So far, I am finding this stove to be a veritable pain in the ***, with a double order throw in for free. I’m probably gonna call the dealer and chimney guy tomorrow, get them out here together and hash this mess out. It’s probably just a standard ID-10T error, but it’s best to make sure.
 
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begreen

Mooderator
Staff member
Nov 18, 2005
93,868
South Puget Sound, WA
Put a key damper in the stovepipe. That will help regulate the draft. The bottom rumble is not untypical of VC stoves. It's where the afterburner action is.
 

gthomas785

Minister of Fire
Feb 8, 2020
670
Central MA
If the temp is climbing past the "operate catalyst" zone then you need to either feed it less wood or give it a bit more primary air before cutting it back. Can you describe a little more about your operating procedure and everything you did before the temp gets that high. If the griddle is only 450, then it sounds like either you cut back primary air too early or your wood is wet.

I don't get the propane torch sound on my VC stoves but I don't operate them without the catalyst so that could be the difference. So far nothing you've described sounds particularly concerning to me except the combustion chamber temps.

Surface temperatures on the stove exterior will vary widely and that's why you always have to specify, griddle temp, flue temp, etc. 300 degrees from griddle to flue collar is not uncommon.

The griddle also will read low if you shoot it with an IR gun because of the finish.
 

Swtorguy

New Member
Nov 17, 2021
6
US
If the temp is climbing past the "operate catalyst" zone then you need to either feed it less wood or give it a bit more primary air before cutting it back. Can you describe a little more about your operating procedure and everything you did before the temp gets that high. If the griddle is only 450, then it sounds like either you cut back primary air too early or your wood is wet.

I don't get the propane torch sound on my VC stoves but I don't operate them without the catalyst so that could be the difference. So far nothing you've described sounds particularly concerning to me except the combustion chamber temps.

Surface temperatures on the stove exterior will vary widely and that's why you always have to specify, griddle temp, flue temp, etc. 300 degrees from griddle to flue collar is not uncommon.

The griddle also will read low if you shoot it with an IR gun because of the finish.
Cleared ash, left char clups, emptied ash pan. Usually, I do the top down fire starting, but this time I did the campfire/log cabin bit to build a coal base using kindling. 20min or so later, pushed the coals to the back and added 2 larger, 2x16-ish splits in a cross and let them burn to coals. after about an hour, pushed the coals and unburnt wood to the back and added 4 splits ranging from 2inches to 5 inches. The cat probe was in the white zone (only zone on the probe) so I closed the damper and every 5 min adjusted the air control lever 1 click back., stopping at 5 clicks. So almost 2 hours from cold to this point. Way way too much time spent babysitting a stove in my opinion.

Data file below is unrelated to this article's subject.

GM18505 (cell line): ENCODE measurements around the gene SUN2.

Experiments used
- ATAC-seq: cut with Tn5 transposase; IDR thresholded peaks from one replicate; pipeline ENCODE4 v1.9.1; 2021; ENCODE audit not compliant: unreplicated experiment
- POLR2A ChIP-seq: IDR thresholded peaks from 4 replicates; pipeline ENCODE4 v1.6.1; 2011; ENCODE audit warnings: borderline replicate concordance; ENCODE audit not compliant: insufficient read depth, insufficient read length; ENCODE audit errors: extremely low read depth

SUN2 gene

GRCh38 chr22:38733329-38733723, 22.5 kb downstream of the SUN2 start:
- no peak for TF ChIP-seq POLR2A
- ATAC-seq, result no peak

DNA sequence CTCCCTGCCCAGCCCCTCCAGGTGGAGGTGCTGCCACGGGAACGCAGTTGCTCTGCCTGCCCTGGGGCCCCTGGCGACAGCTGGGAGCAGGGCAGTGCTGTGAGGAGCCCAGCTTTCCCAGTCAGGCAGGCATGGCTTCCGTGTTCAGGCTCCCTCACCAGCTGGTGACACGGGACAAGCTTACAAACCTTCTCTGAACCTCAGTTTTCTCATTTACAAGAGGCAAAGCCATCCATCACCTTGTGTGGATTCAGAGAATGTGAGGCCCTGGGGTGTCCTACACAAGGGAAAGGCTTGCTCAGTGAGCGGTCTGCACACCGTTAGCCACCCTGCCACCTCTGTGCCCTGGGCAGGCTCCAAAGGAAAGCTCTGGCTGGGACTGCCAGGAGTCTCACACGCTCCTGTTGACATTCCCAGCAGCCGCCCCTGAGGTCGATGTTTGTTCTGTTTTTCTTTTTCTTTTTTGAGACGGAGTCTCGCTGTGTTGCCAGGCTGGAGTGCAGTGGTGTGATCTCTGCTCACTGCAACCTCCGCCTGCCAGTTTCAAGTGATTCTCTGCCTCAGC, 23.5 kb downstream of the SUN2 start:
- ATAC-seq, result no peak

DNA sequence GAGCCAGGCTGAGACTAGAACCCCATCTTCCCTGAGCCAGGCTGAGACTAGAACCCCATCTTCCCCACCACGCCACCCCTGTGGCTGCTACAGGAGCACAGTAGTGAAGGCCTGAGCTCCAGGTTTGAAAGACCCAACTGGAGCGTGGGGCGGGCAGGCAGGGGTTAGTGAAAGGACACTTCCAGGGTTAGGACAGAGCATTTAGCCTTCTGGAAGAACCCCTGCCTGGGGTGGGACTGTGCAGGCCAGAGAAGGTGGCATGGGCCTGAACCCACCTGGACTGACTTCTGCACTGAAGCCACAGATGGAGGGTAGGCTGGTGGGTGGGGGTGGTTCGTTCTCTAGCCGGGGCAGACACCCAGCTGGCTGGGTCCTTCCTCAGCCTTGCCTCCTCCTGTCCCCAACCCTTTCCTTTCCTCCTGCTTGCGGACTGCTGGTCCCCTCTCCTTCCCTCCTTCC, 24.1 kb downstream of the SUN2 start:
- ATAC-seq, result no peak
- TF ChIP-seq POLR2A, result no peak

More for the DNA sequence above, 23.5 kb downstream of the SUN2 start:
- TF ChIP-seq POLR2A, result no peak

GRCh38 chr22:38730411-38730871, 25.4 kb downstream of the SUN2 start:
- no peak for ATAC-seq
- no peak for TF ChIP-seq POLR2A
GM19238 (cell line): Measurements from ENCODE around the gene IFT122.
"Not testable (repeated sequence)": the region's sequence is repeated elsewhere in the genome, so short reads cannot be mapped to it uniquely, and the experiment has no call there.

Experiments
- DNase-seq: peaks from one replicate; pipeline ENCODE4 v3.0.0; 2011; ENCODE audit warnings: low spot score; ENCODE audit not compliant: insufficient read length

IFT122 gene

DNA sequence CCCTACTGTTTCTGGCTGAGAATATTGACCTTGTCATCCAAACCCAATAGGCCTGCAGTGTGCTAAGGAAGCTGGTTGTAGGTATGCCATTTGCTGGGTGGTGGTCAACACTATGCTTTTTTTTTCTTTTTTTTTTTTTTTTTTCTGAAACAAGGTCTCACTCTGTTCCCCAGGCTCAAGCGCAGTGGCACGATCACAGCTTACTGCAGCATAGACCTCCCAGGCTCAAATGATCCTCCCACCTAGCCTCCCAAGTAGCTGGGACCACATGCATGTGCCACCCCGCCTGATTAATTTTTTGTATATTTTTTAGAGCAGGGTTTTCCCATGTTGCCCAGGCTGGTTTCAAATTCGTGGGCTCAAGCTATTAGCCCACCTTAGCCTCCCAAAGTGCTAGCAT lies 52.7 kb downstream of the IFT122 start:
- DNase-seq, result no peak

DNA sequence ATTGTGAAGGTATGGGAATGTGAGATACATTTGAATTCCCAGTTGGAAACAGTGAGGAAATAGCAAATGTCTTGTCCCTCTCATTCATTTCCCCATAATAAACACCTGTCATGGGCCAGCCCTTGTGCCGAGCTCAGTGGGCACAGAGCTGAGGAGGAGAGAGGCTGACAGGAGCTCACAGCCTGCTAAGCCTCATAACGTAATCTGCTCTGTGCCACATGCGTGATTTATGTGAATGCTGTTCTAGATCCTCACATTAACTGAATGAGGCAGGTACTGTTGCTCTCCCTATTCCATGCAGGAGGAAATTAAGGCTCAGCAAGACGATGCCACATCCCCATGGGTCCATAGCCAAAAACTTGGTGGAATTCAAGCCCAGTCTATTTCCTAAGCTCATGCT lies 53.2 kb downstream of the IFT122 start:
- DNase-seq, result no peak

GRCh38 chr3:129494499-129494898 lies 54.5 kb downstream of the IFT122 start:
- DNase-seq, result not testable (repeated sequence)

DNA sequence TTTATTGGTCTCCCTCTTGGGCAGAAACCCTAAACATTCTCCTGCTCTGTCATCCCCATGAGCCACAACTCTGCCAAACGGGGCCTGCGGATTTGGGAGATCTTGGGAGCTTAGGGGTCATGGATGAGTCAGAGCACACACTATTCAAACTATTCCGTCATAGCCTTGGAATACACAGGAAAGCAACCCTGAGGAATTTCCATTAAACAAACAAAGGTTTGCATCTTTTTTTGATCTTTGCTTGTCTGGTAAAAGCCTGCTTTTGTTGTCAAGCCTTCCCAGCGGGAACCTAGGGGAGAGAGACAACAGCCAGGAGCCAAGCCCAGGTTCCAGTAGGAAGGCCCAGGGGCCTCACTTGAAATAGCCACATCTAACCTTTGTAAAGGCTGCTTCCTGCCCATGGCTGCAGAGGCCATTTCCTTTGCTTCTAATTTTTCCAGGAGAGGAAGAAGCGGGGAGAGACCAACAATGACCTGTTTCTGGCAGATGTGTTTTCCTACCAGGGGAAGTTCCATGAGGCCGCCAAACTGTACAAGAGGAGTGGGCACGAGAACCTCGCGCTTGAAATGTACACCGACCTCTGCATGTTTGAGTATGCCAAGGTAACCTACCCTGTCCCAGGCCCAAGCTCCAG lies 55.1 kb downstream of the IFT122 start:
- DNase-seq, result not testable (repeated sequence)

Air control on this stove is 9 positions. Full front is wide open, full back is closed.

Temp stabilized at 450 on the griddle, cat probe was in the white So I walked away. About an hour later, I could smell that acrid “hot metal” smell on the other side of the house, so I went to check. Stove was making that propane torch sound, griddle temp was 400, cat probe was pegged full right. Grabbed the IR gun and started checking temps in various places and found the flue collar at 700+ and the 1st tube of the stove pipe at 350 on the outside of the dual wall pipe.

The stove pipe is a 16 inch segment, 3 inch collar, 7 inch segment, collar, a 90 bend into a 45 bend then the wall.

The wood moisture probe was showing between 8% and 12% moisture.

The reason for the change in how I started it was becasue the manual (https://downloads.hearthnhome.com/installManuals/3-90-586000c_Dauntless FlexBurn_Consumer.pdf) listed this method. Figured why the heck not.
 
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Todd

Minister of Fire
Nov 19, 2005
9,609
NW Wisconsin
That does sound like too much babysitting and too hot flue temps. Sounds like once she gets going she creates an overdraft, probably need a pipe damper For more control but I would prolly play around with it a little more.

Since this is a down draft stove I bet a top down fire start isn’t as effective as the traditional methods. Maybe try starting off with a good pile of kindling only to establish a good coal bed, rake them to the back then fill with the amount of splits you feel you need and let it go through the whole burn cycle before adding more wood. I’ve read these downdraft stoves can be finicky and you may need a lot of trial and error to learn these stoves.
 

gthomas785

Minister of Fire
Feb 8, 2020
670
Central MA
I agree it's plausible that your draft could be over spec based on how tall the chimney is.

What was the fire doing when you observed / smelled the secondary overfiring? were there still flames in the front?

I don't believe your moisture readings. How did you get those. Are you re-splitting a room temp piece of wood to measure in the center?
 

begreen

Mooderator
Staff member
Nov 18, 2005
93,868
South Puget Sound, WA
A log cabin style fire build might be ok for wood that is marginally seasoned, but as demonstrated it is not something to do with bone dry wood because there's a lot of air gaps in between the wood with accelerates ignition. Instead, pack the stove tightly and try to minimize air gaps.